Fair enough that both of them won't sound exactly the same but the difference shouldn't be that great.

    If their is a huge difference between the two then surely this would be down to poor manufacturing?

    A company selling 2 identical mics as a "matched pair" is only an a ploy to get you to purchase 2 of their products at once in my opinion.

    I could be way of the mark here but thought i'd give my view.
  7. mwacoustic

    mwacoustic Guest

    Theoretically, yes. In reality, no. First of all, manufacturing specs generally are a range of values, to allow for some natural variability in processes. The question is - how wide are the allowed ranges? (And another question - how stable is a product after it has been sold, used, abused, etc, compared to a brand new one?)
    A "huge difference" is a relative term... what might be invisible (inaudible) to the casual listener could be significant to critical ears or critical applications. How accurately can you measure the thickness of the plastic wrap in your kitchen? If you tear off two sheet of it, are they the same thickness? Close enough? Depends on your needs... Imagine that plastic coated with even thinner layers of gold to make a microphone membrane. Now is your gold thickness exactly the same everywhere? Microns matter here... And the behavior of the device needs to be the "same" over frequencies spanning three orders of magnitude! There's the same, and then there's the same, and nothing is every really the <u>same</u>.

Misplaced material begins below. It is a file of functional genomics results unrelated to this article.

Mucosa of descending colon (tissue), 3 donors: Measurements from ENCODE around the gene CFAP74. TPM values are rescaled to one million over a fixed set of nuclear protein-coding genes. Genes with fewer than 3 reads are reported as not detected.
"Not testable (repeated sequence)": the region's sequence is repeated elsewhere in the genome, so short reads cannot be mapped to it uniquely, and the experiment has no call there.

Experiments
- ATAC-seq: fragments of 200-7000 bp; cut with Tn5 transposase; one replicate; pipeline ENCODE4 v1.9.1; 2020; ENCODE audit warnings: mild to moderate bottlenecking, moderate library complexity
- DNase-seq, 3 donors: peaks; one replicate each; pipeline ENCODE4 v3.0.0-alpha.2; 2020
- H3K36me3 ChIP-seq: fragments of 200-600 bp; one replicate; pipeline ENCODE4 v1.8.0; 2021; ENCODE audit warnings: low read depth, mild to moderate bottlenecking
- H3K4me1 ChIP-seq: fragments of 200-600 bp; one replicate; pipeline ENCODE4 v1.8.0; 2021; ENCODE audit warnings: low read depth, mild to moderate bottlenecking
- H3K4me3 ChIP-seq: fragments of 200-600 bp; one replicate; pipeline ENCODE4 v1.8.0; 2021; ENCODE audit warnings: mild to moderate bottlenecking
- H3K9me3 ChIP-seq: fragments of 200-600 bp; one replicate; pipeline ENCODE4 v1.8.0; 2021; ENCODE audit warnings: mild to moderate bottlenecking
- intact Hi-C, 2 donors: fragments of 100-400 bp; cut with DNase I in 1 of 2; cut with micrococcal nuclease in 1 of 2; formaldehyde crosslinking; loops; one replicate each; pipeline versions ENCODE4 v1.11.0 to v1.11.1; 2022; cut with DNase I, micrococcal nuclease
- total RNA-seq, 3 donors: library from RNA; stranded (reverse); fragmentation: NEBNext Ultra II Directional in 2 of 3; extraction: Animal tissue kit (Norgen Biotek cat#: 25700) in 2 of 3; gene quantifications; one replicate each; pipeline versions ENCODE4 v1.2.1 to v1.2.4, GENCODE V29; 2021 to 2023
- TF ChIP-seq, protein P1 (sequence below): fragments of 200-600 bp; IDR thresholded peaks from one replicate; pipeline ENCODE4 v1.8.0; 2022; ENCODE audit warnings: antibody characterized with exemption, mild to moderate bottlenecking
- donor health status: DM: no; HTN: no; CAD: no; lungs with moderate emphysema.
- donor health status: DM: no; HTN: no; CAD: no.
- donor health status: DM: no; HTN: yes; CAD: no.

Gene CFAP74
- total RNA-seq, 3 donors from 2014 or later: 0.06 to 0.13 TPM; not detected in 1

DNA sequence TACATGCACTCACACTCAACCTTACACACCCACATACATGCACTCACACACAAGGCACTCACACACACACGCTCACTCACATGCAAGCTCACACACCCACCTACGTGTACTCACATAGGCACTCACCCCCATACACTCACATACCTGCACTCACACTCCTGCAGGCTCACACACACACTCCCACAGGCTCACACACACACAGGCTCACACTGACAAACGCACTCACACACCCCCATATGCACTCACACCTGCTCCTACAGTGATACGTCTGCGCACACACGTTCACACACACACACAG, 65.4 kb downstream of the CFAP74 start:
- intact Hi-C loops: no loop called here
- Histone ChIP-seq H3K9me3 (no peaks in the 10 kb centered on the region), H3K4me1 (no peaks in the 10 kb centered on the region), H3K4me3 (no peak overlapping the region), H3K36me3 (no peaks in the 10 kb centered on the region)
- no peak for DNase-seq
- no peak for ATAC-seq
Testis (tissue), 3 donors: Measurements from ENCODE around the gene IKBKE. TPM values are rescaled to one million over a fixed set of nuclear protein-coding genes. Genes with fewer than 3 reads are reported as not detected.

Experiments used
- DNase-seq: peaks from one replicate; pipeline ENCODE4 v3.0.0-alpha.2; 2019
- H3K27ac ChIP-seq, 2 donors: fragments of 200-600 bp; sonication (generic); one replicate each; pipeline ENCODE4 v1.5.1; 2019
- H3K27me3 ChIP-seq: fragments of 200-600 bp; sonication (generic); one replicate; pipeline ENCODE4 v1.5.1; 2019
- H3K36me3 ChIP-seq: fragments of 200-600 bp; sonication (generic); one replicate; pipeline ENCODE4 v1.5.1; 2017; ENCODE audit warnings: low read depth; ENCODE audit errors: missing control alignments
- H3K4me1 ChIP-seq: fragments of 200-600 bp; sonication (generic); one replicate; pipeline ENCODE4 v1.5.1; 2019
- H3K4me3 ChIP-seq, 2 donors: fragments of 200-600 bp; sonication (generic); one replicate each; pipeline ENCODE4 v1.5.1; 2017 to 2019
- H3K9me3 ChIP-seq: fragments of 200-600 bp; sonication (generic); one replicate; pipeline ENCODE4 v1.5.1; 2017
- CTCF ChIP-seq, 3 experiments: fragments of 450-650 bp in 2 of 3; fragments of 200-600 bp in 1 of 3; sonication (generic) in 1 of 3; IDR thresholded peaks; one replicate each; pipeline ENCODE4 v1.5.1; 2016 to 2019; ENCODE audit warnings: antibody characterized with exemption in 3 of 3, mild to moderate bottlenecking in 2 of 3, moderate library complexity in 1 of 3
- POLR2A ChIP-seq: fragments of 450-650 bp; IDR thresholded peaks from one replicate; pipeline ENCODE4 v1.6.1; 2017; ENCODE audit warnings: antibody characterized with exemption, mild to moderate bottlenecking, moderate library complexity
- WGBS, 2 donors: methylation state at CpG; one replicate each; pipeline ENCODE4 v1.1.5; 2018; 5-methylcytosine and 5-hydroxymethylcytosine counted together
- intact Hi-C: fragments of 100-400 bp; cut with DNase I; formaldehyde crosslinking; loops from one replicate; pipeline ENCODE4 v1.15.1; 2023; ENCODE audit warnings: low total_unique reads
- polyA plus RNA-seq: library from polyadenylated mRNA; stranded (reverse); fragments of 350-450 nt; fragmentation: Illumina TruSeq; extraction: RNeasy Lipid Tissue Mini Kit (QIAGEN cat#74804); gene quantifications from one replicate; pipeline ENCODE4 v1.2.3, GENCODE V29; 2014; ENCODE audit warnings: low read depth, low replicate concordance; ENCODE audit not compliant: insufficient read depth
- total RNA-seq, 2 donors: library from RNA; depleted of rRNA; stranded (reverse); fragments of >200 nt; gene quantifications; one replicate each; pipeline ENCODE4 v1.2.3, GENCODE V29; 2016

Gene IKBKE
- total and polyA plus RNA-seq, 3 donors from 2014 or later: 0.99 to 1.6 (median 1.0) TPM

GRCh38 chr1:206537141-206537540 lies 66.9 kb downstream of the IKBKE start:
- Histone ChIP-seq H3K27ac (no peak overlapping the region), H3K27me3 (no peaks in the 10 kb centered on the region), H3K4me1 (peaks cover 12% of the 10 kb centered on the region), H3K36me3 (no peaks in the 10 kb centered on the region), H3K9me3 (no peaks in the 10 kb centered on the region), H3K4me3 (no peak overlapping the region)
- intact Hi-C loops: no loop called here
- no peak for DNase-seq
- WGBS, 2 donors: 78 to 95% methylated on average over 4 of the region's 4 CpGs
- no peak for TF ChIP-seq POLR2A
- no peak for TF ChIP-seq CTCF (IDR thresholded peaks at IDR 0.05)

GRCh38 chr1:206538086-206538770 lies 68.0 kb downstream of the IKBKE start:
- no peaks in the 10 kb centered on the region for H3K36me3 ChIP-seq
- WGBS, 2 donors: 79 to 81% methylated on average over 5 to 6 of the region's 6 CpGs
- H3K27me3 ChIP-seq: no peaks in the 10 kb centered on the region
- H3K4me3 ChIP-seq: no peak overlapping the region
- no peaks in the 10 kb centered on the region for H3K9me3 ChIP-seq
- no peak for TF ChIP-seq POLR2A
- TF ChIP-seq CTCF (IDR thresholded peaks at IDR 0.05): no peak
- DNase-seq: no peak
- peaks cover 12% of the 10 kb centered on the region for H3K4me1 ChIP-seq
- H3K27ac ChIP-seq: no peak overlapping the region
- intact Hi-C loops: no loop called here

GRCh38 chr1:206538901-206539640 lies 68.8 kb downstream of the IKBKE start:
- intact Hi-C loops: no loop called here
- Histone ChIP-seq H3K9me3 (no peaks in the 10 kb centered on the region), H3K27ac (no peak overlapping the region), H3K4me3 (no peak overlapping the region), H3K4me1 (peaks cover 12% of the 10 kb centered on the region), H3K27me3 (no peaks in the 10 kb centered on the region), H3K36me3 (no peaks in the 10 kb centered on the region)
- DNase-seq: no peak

Some companies might just grab any two devices and sell them as a matched pair, but I doubt that any of the pro gear recommended by experienced folks here gets bundled that way.
  8. Cucco

    Cucco Distinguished Member

    Yup, you're off the mark.

    As far as age is concerned...

    1 - Air + metal = chemical reaction. This means that the diaphragm on your microphone changes over time even if not used.

    2 - metal + vibration = physical reaction. As your microphone sees action, it will alter its shape - albeit very little over time. However, even a few years and a mic will behave differently

    3 - Different metals from different lots vary ever so slightly in composition. What this means is that the gold used by AKG 5 years ago to plate their membranes is not from the same "lot" of gold that they use now. While the tolerances on this kind of stuff are pretty high, even minute adjustments can make a difference.

    4 - Even the highest tolerance CNC, cutting machines, etc. will have minor variances over time. Think about it, if you intend to capture the entire frequency range (0Hz/DC to >20kHz) with a single 1" or 1/2" diaphragm, don't you think even a minute adjustment is significant? (Hint: it is.)